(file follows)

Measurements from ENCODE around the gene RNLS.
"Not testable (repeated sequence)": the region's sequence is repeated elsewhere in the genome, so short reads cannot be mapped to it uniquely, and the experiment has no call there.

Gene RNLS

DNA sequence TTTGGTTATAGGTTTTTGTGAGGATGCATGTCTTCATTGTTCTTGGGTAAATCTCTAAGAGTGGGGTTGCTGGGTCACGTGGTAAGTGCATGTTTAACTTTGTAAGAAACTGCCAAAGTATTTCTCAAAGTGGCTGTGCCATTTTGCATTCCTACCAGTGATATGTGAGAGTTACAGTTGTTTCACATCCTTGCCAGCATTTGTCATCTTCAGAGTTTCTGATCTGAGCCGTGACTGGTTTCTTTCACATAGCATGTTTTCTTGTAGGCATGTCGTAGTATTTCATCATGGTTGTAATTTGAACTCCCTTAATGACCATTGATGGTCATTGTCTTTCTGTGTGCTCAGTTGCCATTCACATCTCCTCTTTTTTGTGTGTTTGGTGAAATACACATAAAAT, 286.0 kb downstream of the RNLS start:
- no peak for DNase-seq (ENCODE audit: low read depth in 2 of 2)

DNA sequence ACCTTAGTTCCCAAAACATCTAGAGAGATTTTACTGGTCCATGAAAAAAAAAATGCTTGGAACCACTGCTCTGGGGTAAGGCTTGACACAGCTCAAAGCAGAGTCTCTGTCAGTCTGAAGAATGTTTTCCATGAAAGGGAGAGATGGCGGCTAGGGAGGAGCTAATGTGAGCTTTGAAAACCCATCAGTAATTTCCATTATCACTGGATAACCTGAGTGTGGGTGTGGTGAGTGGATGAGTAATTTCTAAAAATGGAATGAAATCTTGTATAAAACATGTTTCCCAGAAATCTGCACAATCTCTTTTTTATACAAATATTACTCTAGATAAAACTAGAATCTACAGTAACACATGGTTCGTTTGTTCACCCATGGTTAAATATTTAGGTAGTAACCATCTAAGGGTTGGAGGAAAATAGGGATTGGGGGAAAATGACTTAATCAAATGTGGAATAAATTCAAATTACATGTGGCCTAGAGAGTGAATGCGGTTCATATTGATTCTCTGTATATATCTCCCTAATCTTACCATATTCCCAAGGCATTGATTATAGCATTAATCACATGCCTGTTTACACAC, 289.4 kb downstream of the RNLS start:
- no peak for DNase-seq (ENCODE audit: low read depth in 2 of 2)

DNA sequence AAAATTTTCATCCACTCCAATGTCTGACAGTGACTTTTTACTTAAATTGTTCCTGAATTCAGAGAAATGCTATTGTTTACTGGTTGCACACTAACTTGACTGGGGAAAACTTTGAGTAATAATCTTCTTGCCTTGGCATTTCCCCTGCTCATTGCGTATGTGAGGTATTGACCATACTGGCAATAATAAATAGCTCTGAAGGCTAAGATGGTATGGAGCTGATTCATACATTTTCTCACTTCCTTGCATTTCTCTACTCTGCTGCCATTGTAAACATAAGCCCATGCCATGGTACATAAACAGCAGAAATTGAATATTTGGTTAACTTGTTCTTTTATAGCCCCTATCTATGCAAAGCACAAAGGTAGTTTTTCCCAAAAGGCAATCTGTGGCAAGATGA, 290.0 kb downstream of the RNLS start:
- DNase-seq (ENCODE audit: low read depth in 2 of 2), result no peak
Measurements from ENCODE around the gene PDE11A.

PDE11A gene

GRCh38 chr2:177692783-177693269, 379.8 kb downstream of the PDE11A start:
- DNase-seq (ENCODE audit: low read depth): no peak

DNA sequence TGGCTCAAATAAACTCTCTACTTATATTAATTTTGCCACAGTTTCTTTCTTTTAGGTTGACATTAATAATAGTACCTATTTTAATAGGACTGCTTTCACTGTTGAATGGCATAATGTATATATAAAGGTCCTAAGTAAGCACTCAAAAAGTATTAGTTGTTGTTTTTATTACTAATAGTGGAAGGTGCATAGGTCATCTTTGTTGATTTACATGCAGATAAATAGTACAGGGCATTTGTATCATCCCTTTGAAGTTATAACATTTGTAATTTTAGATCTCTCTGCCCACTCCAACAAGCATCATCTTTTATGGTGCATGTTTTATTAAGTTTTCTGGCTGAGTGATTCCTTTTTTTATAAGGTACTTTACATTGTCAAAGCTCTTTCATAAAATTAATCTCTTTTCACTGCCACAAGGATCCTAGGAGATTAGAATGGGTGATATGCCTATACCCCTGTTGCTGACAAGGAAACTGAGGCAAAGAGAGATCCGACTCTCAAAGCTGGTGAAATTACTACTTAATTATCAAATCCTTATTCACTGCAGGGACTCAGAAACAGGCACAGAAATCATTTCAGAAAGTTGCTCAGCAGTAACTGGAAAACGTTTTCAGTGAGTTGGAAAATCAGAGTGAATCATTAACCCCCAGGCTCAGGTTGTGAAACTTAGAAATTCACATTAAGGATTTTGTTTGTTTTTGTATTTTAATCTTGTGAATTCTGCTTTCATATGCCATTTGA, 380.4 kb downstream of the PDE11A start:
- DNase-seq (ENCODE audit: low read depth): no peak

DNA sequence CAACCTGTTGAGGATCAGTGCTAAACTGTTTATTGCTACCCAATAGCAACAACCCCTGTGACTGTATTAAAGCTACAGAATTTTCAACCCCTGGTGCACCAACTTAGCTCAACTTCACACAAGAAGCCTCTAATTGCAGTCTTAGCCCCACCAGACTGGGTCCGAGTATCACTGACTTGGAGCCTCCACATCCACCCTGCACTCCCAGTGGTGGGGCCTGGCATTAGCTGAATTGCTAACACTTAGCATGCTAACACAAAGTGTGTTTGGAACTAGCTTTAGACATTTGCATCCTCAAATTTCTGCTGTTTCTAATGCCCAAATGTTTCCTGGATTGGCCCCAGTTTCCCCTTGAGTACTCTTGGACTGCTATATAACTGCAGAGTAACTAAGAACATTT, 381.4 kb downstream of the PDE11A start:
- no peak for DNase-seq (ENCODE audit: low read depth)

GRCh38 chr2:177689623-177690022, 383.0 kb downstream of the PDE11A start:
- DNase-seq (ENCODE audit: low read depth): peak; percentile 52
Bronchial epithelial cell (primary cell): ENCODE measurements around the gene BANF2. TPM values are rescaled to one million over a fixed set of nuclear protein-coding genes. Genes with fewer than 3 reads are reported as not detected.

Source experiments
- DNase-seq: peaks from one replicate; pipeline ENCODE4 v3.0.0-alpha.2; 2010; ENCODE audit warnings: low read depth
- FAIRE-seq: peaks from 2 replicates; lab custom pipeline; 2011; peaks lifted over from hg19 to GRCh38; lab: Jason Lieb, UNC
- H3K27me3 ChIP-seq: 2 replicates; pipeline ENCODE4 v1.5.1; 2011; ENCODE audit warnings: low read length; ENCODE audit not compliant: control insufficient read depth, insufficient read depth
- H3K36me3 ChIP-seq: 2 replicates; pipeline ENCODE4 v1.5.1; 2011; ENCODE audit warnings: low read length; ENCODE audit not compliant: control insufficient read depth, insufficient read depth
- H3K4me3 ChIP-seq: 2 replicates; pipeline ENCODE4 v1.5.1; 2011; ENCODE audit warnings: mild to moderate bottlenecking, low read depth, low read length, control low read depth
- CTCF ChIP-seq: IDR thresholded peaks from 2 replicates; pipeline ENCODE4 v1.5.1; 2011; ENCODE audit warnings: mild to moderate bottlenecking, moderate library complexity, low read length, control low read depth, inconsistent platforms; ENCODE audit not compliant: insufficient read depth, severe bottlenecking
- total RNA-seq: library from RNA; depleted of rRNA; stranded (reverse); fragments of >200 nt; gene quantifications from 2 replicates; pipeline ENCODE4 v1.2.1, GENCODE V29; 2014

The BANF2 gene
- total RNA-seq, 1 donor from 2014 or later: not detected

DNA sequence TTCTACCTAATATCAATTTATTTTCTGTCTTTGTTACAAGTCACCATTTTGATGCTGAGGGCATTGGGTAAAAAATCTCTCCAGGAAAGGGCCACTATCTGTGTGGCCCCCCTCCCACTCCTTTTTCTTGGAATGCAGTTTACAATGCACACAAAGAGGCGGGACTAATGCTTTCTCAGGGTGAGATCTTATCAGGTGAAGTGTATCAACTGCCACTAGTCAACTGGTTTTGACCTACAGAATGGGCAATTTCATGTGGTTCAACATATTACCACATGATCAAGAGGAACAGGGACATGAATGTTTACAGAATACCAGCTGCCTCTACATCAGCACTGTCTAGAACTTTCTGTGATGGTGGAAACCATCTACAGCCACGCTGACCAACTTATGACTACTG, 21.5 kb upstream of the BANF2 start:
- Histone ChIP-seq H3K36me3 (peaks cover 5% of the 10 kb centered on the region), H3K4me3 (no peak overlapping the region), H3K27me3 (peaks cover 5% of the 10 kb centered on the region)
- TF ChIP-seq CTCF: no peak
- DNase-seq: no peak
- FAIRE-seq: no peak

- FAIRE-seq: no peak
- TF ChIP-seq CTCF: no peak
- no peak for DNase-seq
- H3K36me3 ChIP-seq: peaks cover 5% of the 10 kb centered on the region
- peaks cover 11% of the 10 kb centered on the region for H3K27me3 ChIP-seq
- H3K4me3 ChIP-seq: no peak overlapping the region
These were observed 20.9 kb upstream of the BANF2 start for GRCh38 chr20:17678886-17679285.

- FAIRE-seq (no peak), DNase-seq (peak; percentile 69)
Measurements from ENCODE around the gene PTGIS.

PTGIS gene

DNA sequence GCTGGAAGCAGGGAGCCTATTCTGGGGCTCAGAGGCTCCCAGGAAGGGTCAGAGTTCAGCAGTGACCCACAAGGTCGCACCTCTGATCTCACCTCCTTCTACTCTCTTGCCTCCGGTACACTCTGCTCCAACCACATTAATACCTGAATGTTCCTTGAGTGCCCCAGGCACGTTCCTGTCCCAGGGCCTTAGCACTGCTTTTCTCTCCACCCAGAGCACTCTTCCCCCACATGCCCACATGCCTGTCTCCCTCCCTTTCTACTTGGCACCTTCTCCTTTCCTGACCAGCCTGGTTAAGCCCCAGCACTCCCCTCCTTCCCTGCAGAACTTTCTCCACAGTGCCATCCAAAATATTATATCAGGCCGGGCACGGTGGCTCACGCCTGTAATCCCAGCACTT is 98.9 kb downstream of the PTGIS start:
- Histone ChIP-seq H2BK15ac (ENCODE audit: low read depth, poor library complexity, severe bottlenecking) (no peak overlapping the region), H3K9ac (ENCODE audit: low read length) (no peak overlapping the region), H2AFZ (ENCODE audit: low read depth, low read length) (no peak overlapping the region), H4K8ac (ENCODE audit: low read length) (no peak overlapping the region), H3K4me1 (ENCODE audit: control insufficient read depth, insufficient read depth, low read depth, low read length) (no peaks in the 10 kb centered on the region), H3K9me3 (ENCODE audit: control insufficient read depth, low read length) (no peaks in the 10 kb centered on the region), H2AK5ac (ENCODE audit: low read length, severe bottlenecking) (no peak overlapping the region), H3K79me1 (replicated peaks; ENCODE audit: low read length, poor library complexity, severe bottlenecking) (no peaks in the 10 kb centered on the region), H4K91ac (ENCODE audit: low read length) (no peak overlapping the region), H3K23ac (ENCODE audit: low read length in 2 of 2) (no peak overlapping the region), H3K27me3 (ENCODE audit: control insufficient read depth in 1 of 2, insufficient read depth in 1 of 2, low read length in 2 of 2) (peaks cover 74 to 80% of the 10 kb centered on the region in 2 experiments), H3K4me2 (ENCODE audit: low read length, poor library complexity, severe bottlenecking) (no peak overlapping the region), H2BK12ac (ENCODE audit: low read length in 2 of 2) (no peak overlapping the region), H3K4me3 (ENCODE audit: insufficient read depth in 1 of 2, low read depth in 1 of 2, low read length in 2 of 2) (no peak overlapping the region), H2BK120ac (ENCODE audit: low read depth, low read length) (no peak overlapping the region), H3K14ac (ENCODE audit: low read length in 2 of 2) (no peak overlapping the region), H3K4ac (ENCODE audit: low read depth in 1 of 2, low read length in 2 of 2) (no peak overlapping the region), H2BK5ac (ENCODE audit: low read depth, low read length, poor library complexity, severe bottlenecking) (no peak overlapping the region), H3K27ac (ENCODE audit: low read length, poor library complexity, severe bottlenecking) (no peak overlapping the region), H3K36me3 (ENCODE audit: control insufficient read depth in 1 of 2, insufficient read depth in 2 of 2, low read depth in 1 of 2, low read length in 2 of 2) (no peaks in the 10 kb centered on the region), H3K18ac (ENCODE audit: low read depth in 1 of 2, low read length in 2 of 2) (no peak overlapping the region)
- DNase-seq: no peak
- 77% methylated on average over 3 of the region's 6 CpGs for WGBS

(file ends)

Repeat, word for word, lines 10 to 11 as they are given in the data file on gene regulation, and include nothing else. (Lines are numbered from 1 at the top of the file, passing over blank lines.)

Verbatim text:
Measurements from ENCODE around the gene PDE11A.

PDE11A gene